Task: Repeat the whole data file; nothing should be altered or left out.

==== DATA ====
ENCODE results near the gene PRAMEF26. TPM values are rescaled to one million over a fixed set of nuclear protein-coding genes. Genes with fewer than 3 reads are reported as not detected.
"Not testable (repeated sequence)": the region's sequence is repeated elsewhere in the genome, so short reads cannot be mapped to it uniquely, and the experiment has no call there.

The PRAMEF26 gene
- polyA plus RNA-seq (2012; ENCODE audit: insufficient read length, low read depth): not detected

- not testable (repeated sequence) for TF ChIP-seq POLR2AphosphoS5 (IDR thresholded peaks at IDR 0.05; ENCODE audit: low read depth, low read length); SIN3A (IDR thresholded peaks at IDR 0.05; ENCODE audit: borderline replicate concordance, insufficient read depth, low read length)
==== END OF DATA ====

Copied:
ENCODE results near the gene PRAMEF26. TPM values are rescaled to one million over a fixed set of nuclear protein-coding genes. Genes with fewer than 3 reads are reported as not detected.
"Not testable (repeated sequence)": the region's sequence is repeated elsewhere in the genome, so short reads cannot be mapped to it uniquely, and the experiment has no call there.

The PRAMEF26 gene
- polyA plus RNA-seq (2012; ENCODE audit: insufficient read length, low read depth): not detected

- not testable (repeated sequence) for TF ChIP-seq POLR2AphosphoS5 (IDR thresholded peaks at IDR 0.05; ENCODE audit: low read depth, low read length); SIN3A (IDR thresholded peaks at IDR 0.05; ENCODE audit: borderline replicate concordance, insufficient read depth, low read length)